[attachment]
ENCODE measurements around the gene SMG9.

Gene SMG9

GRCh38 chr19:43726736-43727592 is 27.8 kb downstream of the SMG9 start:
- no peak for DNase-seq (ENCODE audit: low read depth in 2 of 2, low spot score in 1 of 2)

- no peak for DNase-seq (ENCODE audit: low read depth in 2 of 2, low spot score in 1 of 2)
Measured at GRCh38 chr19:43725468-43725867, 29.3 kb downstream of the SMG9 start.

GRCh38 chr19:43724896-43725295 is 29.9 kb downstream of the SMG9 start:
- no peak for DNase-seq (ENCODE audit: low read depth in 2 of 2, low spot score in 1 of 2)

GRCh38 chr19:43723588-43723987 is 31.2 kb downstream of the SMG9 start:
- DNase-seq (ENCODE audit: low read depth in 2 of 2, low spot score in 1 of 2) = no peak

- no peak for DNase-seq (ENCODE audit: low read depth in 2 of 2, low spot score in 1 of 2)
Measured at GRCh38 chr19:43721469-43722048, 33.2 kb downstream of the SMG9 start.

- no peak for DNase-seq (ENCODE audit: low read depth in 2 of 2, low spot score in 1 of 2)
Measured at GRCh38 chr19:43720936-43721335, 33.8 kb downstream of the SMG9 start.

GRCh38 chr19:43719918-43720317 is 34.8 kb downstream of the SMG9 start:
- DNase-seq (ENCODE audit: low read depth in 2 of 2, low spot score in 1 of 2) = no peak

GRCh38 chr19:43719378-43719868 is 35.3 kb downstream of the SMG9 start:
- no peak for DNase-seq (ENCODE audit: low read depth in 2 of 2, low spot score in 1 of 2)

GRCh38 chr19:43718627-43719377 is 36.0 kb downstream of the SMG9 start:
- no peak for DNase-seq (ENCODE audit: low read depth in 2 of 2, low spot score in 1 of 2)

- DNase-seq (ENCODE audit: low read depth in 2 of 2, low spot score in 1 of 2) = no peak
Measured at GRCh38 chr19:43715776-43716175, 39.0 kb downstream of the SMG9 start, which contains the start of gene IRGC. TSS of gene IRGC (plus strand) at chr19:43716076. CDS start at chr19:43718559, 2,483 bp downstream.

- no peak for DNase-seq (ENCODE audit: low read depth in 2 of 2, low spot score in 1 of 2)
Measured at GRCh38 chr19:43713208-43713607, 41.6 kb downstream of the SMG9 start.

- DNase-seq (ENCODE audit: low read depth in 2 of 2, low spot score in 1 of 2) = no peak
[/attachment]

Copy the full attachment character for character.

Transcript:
ENCODE measurements around the gene SMG9.

Gene SMG9

GRCh38 chr19:43726736-43727592 is 27.8 kb downstream of the SMG9 start:
- no peak for DNase-seq (ENCODE audit: low read depth in 2 of 2, low spot score in 1 of 2)

- no peak for DNase-seq (ENCODE audit: low read depth in 2 of 2, low spot score in 1 of 2)
Measured at GRCh38 chr19:43725468-43725867, 29.3 kb downstream of the SMG9 start.

GRCh38 chr19:43724896-43725295 is 29.9 kb downstream of the SMG9 start:
- no peak for DNase-seq (ENCODE audit: low read depth in 2 of 2, low spot score in 1 of 2)

GRCh38 chr19:43723588-43723987 is 31.2 kb downstream of the SMG9 start:
- DNase-seq (ENCODE audit: low read depth in 2 of 2, low spot score in 1 of 2) = no peak

- no peak for DNase-seq (ENCODE audit: low read depth in 2 of 2, low spot score in 1 of 2)
Measured at GRCh38 chr19:43721469-43722048, 33.2 kb downstream of the SMG9 start.

- no peak for DNase-seq (ENCODE audit: low read depth in 2 of 2, low spot score in 1 of 2)
Measured at GRCh38 chr19:43720936-43721335, 33.8 kb downstream of the SMG9 start.

GRCh38 chr19:43719918-43720317 is 34.8 kb downstream of the SMG9 start:
- DNase-seq (ENCODE audit: low read depth in 2 of 2, low spot score in 1 of 2) = no peak

GRCh38 chr19:43719378-43719868 is 35.3 kb downstream of the SMG9 start:
- no peak for DNase-seq (ENCODE audit: low read depth in 2 of 2, low spot score in 1 of 2)

GRCh38 chr19:43718627-43719377 is 36.0 kb downstream of the SMG9 start:
- no peak for DNase-seq (ENCODE audit: low read depth in 2 of 2, low spot score in 1 of 2)

- DNase-seq (ENCODE audit: low read depth in 2 of 2, low spot score in 1 of 2) = no peak
Measured at GRCh38 chr19:43715776-43716175, 39.0 kb downstream of the SMG9 start, which contains the start of gene IRGC. TSS of gene IRGC (plus strand) at chr19:43716076. CDS start at chr19:43718559, 2,483 bp downstream.

- no peak for DNase-seq (ENCODE audit: low read depth in 2 of 2, low spot score in 1 of 2)
Measured at GRCh38 chr19:43713208-43713607, 41.6 kb downstream of the SMG9 start.

- DNase-seq (ENCODE audit: low read depth in 2 of 2, low spot score in 1 of 2) = no peak